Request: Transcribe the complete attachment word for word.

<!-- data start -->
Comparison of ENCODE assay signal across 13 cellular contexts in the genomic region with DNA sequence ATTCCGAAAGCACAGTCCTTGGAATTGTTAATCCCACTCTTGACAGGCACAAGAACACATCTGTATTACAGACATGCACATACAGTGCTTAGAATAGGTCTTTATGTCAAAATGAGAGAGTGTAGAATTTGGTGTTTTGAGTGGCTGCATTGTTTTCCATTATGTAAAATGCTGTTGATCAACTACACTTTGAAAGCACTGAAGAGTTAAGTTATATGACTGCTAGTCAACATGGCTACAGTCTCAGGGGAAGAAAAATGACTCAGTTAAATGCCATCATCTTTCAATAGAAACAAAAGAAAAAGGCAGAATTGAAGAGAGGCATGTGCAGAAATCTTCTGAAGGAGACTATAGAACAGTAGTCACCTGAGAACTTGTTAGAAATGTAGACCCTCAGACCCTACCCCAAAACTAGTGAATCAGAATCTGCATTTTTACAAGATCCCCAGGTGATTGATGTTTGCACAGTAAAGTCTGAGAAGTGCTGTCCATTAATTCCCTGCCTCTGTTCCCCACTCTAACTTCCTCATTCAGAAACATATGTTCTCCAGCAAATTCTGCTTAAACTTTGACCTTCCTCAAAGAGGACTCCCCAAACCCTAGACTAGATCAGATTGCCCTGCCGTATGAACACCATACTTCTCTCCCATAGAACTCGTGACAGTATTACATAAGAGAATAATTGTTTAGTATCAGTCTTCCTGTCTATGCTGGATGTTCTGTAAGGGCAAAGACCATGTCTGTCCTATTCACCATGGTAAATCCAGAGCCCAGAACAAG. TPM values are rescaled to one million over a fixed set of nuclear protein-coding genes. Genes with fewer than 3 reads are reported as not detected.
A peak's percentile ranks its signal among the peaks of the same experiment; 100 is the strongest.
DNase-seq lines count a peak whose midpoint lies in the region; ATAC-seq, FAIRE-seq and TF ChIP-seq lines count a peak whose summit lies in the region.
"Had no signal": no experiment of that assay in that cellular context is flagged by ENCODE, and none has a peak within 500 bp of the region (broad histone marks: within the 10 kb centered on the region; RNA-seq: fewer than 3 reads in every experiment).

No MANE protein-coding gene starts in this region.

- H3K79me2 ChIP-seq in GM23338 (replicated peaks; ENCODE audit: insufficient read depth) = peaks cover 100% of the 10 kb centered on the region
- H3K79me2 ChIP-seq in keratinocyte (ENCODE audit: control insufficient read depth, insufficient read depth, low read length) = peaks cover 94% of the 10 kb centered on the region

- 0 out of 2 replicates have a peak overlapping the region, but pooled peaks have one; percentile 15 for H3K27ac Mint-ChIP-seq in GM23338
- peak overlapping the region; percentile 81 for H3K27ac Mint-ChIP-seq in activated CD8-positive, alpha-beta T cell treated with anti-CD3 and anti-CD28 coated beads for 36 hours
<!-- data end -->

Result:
Comparison of ENCODE assay signal across 13 cellular contexts in the genomic region with DNA sequence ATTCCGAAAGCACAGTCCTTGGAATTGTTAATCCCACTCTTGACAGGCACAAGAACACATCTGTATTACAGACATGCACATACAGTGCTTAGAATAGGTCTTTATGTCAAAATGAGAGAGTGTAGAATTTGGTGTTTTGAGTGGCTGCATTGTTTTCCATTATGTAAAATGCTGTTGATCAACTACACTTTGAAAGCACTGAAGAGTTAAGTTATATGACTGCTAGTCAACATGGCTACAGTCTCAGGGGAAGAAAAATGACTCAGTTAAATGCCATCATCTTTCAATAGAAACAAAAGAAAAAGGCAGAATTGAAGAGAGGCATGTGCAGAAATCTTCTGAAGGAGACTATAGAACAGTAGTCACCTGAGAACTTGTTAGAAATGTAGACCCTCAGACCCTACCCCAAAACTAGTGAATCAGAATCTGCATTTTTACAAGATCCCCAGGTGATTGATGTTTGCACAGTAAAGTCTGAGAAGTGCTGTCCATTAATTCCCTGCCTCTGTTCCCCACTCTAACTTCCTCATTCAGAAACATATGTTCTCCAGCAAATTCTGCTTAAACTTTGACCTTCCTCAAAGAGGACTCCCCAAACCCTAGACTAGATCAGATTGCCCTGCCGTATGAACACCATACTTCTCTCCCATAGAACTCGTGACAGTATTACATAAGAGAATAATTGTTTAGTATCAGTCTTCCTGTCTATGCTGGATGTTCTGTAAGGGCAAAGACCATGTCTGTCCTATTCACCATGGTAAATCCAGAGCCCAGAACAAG. TPM values are rescaled to one million over a fixed set of nuclear protein-coding genes. Genes with fewer than 3 reads are reported as not detected.
A peak's percentile ranks its signal among the peaks of the same experiment; 100 is the strongest.
DNase-seq lines count a peak whose midpoint lies in the region; ATAC-seq, FAIRE-seq and TF ChIP-seq lines count a peak whose summit lies in the region.
"Had no signal": no experiment of that assay in that cellular context is flagged by ENCODE, and none has a peak within 500 bp of the region (broad histone marks: within the 10 kb centered on the region; RNA-seq: fewer than 3 reads in every experiment).

No MANE protein-coding gene starts in this region.

- H3K79me2 ChIP-seq in GM23338 (replicated peaks; ENCODE audit: insufficient read depth) = peaks cover 100% of the 10 kb centered on the region
- H3K79me2 ChIP-seq in keratinocyte (ENCODE audit: control insufficient read depth, insufficient read depth, low read length) = peaks cover 94% of the 10 kb centered on the region

- 0 out of 2 replicates have a peak overlapping the region, but pooled peaks have one; percentile 15 for H3K27ac Mint-ChIP-seq in GM23338
- peak overlapping the region; percentile 81 for H3K27ac Mint-ChIP-seq in activated CD8-positive, alpha-beta T cell treated with anti-CD3 and anti-CD28 coated beads for 36 hours